When you read a really good book you find yourself being swept up into the world of the story, and that is exactly what happened when I read Hag-Seed by the wonderful Margaret Atwood. In fact, I fell so far into the story of Hag-Seed that I ended up dreaming about it. Yes, I really did.
Hag-Seed is an extravagant remake of Shakespeare’s ‘The Tempest’ and the story starts with our main character ‘Felix’ who is the director at the Makeshiweg Theatre working on Shakespearian plays. However, just as Felix begins work on his version of ‘The Tempest’ he’s told by his rival Tony that he’s been fired and is escorted out along with his items by security. This takes place as Felix is still recovering from the deaths of his wife and 3-year-old daughter.
When Felix’s daughter ‘Miranda’ passes away, his attachment to her is evident through his pretence that she is still alive and is growing older with him, taking part in his everyday life by doing things such as playing chess and talking about each others days. After being fired from his job, Felix finds himself a cheap home to stay in and begins to work in Fletcher Correctional as the host of a literacy programme where he shows the inmates the plays of Shakespeare, teaching them not only the ins-and-outs of the plays, but also how they can perform them and show them to an audience once a year. However, Felix does all of this with revenge for Tony and his former bosses at the Makeshiweg Theatre constantly in his mind. Finally he begins to put this revenge into practise once he starts on ‘The Tempest’ with the Fletcher inmates. And the rest? I’ll leave that for you to find out.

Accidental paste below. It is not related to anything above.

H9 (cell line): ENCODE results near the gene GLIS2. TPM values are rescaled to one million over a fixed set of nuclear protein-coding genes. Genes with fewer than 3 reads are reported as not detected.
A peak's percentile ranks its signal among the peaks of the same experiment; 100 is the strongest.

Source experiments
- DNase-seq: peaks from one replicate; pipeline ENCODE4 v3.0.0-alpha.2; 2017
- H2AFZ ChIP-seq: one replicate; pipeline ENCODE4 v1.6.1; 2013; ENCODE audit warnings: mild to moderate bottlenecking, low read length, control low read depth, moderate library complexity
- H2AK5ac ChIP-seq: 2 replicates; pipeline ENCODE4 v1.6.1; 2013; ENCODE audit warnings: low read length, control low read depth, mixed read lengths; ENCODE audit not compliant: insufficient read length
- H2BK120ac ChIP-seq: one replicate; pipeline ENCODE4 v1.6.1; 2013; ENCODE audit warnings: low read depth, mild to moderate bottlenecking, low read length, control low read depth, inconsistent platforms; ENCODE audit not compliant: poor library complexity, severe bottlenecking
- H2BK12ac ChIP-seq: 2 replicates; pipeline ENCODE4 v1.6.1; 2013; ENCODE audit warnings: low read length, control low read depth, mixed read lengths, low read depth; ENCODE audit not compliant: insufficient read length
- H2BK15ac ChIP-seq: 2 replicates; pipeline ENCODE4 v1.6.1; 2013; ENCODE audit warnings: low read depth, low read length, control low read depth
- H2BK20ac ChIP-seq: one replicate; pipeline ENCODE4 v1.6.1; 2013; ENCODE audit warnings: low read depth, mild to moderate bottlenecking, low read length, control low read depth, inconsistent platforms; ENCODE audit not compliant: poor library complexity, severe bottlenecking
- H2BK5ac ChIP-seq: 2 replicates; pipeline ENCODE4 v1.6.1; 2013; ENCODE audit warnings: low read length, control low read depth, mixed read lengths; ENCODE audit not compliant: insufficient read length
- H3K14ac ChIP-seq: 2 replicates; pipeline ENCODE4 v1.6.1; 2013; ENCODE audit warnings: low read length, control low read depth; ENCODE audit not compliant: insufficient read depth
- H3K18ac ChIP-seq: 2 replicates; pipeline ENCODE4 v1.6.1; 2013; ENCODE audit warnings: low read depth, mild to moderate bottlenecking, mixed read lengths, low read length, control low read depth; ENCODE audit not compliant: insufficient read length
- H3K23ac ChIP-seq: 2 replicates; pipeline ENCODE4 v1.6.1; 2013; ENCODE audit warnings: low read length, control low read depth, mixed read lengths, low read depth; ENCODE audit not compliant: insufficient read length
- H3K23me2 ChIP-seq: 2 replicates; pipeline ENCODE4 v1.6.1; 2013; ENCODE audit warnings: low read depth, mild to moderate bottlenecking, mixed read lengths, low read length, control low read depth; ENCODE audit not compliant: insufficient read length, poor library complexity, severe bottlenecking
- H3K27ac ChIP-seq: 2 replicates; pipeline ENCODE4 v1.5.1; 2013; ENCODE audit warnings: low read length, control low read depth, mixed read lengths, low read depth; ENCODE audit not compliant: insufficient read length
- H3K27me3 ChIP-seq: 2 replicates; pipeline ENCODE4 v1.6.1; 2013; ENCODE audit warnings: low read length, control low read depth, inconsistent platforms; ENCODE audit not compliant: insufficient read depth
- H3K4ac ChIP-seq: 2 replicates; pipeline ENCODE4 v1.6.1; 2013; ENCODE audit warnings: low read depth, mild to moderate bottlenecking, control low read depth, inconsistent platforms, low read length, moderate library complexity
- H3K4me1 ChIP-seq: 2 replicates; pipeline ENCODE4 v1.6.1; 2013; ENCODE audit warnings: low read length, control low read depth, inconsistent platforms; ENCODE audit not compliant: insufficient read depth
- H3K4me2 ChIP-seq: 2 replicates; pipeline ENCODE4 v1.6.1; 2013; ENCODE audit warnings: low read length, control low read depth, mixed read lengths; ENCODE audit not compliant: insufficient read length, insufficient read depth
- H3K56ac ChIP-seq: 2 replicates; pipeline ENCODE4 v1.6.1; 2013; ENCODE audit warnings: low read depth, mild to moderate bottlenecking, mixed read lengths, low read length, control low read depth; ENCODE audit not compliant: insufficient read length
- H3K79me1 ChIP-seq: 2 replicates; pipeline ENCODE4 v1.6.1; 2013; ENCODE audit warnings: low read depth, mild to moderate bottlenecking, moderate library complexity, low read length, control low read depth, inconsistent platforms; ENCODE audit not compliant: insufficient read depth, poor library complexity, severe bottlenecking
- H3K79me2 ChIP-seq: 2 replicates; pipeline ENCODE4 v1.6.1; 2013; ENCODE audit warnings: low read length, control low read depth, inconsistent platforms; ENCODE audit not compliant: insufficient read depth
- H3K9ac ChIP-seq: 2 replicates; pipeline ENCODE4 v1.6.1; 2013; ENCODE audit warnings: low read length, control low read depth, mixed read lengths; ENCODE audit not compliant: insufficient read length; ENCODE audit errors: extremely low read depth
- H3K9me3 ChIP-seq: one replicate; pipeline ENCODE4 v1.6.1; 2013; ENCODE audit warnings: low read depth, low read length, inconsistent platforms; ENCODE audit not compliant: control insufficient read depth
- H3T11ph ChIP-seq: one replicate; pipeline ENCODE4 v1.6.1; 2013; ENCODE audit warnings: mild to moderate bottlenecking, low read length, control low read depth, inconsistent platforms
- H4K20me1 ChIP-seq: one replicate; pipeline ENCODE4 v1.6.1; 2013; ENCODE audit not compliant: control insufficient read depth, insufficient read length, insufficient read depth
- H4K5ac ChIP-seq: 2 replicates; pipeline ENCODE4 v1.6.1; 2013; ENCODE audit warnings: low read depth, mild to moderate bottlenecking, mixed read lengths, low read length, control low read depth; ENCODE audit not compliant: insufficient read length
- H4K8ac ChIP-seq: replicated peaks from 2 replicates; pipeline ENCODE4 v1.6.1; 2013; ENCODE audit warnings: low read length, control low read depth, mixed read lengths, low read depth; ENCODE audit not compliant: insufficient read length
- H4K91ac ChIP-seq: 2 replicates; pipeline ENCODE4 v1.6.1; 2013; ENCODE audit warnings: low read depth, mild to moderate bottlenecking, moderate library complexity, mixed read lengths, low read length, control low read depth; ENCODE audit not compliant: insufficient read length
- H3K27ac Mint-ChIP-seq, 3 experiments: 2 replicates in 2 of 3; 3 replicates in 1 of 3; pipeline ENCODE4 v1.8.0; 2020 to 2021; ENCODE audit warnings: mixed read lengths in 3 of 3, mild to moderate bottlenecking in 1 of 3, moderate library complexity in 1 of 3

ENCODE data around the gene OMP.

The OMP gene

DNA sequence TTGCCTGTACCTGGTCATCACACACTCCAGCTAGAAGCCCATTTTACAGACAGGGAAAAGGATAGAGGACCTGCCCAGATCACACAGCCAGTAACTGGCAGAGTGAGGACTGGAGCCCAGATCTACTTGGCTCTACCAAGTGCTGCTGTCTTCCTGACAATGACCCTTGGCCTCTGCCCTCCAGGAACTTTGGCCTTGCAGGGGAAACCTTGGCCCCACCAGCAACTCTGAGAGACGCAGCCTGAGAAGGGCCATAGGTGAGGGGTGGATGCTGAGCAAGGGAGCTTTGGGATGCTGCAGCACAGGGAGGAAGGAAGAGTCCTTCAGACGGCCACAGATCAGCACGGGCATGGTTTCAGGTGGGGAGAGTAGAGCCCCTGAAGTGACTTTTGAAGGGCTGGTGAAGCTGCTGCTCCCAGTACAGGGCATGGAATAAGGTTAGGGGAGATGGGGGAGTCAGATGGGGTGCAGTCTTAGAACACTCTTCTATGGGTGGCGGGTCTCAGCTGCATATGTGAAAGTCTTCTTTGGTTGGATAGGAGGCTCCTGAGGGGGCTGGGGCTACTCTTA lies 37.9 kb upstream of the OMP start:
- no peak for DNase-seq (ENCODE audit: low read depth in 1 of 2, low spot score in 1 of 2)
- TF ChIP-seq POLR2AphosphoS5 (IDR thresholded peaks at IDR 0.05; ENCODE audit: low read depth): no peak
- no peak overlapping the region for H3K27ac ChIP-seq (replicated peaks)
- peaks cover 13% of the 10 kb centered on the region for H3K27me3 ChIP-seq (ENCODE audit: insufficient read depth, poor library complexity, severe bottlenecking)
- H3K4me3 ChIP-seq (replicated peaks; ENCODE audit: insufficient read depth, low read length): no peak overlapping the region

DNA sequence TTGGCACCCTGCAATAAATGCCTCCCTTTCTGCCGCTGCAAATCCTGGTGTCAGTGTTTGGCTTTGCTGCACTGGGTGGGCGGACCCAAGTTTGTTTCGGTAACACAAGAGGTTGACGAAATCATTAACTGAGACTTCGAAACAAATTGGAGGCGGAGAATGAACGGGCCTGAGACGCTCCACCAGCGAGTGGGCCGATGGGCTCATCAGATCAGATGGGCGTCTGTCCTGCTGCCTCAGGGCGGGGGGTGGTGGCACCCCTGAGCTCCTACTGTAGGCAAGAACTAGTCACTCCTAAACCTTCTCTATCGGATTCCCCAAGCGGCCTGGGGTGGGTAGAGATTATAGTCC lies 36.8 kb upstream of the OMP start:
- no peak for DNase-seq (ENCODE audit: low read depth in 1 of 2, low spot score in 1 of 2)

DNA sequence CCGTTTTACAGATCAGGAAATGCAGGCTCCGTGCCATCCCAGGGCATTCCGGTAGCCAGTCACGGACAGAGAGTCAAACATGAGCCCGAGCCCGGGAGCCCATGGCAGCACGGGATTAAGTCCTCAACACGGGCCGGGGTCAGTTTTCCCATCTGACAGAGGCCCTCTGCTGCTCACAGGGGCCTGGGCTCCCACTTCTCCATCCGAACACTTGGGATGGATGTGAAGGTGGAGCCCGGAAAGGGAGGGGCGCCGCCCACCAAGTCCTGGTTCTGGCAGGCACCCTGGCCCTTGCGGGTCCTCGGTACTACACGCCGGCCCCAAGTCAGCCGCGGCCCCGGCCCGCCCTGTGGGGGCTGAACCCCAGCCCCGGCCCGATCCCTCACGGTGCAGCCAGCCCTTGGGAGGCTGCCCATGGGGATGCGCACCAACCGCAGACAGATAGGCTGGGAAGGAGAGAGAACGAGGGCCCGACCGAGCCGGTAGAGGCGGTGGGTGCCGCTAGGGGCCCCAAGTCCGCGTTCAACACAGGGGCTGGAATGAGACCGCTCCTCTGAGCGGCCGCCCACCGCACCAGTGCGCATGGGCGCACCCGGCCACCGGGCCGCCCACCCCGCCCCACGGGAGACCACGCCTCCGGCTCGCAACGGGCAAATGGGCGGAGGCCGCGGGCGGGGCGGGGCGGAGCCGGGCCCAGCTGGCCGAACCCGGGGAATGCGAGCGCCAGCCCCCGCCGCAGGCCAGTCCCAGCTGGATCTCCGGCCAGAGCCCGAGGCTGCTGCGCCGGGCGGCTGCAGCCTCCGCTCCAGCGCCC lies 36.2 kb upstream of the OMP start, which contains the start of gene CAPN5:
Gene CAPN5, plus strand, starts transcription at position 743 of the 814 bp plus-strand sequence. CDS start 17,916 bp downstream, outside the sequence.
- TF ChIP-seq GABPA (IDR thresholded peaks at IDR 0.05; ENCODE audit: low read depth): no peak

I found a review by The Guardian of this book that says “Atwood choose a set-up which could have been cheesy and turns it into something extraordinary.” I completely agree with this. She somehow managed to make Shakespeare classy. When reading Hag-Seed I recall thinking all the way through ‘How on Earth did she come up with this?’ And that; in my mind, is what makes Margaret Atwood such a genius.
I will admit now that this is the first Margaret Atwood book that I’ve read, but from a Margaret-Atwood-virgin point of view, this is amazing. It’s definitely one of my favourite books and one that I can confidently say that I’ll be reading again.
It’s one of those kind of books that you really struggle to put down and not because it’s so action full, but also because of the beauty and smoothness of the writing. I don’t know how the clever lady does it, but Margaret really has managed to perfect the trick of gripping her reader with just the way she writes her novels. She truly is legendary.